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Saturday, December 16, 2017

Top 20: Curators Pick Their Favorite Acquisitions of 2011


Antiques & Fine Art has selected twenty works of fine and decorative arts that museums acquired in 2011. We are pleased to highlight the generosity of donors and those supporting museums, which continue in their the vital role of presenting great works to the public. We thank those who have made such purchases possible, the continued commitment of museums to acquire the products of our many cultures, and the dealer and auction communities that have located the material; all important symbiotic relationships. We hope you will make a point to support museums and see the selected objects in person, and to visit dealers, shows, and auction houses to learn from and acquire antiques and art that will enrich your lives.


The Art Institute of Chicago

Robert Rauschenberg (American, 1925–2008), Short Circuit (Combine Painting), 1955. Oil, fabric, and paper on wood supports and cabinet with two hinged doors containing a painting by Susan Weil (American, b. 1930) and a reproduction of Jasper Johns (American, b. 1930) Flag paintings by Sturtevant (American, 1930). 41½ x 38¼ x 4½ inches.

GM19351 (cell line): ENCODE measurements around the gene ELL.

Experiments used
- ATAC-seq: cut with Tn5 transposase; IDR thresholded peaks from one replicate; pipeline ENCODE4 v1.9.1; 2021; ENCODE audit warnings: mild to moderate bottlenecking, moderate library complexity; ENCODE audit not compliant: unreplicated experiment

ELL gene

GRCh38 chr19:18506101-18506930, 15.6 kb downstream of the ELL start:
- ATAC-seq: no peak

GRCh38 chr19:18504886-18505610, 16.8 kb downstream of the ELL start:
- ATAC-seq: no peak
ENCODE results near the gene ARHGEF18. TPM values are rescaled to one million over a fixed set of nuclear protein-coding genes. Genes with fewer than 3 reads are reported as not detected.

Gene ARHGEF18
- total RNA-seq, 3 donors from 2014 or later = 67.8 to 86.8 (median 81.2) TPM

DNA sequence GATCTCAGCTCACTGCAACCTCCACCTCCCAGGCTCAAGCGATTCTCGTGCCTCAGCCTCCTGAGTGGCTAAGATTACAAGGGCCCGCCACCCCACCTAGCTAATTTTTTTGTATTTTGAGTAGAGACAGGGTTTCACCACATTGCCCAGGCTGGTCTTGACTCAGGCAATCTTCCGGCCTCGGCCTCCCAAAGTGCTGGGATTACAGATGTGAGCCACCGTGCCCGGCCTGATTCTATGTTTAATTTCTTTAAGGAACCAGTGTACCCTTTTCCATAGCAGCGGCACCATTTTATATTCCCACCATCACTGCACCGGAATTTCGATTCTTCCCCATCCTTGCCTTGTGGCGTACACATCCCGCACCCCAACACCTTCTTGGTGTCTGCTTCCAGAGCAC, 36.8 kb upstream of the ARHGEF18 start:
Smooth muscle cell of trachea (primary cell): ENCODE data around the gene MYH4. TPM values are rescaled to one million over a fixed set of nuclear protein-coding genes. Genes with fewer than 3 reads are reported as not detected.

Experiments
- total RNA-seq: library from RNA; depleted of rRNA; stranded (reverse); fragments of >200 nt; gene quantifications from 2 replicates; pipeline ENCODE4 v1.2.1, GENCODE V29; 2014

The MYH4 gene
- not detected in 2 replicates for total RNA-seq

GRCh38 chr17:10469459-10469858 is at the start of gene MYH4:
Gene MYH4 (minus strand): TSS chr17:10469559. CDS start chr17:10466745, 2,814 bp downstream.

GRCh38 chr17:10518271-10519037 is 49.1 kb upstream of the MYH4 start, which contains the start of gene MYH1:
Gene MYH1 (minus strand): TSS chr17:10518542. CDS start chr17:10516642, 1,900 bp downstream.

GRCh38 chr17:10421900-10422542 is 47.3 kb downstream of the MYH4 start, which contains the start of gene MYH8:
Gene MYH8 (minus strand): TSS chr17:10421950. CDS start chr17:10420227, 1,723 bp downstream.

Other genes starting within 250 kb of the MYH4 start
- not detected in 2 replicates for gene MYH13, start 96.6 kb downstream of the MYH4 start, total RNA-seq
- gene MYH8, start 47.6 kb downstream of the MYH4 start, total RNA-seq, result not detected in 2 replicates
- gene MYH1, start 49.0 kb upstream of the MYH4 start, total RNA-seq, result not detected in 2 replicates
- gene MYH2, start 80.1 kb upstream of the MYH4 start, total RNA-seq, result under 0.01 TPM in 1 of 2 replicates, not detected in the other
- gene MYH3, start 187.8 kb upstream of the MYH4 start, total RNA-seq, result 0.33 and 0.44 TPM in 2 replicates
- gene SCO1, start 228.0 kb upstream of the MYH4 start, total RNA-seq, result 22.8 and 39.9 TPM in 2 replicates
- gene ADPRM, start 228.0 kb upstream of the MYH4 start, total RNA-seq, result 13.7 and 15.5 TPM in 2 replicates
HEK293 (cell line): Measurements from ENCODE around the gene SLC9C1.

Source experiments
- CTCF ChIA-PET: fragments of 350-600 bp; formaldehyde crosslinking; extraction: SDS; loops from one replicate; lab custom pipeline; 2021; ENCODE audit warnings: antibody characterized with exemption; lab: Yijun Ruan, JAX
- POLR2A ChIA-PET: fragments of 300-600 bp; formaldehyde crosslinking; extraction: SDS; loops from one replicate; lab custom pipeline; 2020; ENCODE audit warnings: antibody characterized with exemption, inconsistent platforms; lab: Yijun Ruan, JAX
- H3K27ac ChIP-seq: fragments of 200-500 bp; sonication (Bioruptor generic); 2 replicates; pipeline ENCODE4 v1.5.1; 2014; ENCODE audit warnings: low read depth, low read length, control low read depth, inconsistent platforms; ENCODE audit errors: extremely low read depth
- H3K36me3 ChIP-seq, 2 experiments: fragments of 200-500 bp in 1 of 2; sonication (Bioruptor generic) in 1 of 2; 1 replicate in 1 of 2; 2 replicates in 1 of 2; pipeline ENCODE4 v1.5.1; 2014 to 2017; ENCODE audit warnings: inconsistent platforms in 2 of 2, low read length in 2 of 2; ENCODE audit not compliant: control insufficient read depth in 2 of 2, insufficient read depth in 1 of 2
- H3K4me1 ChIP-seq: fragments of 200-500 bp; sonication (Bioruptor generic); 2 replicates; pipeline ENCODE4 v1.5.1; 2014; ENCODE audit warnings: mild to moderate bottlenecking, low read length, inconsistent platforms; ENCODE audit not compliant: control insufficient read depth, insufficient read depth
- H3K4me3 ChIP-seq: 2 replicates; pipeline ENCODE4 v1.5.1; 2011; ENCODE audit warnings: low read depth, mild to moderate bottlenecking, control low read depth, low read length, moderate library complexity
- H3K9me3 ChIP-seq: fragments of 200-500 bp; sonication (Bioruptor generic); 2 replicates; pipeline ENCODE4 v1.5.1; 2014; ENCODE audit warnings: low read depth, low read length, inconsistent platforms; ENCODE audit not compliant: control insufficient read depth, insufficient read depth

Contemporary collection (Modern Wing). Acquired from the artist’s estate through the Gagosian Gallery, NYC (Grant J. Pick Purchase Fund).

The first major Rauschenberg Combine to enter the permanent collection of the Art Institute, Short Circuit encapsulates themes that Rauschenberg would pursue for decades and that make him one of the most important artists of our time. James Cuno, president of the Art Insitute, stated that the piece “will truly be a cornerstone of the collection.”

Baltimore Museum of Art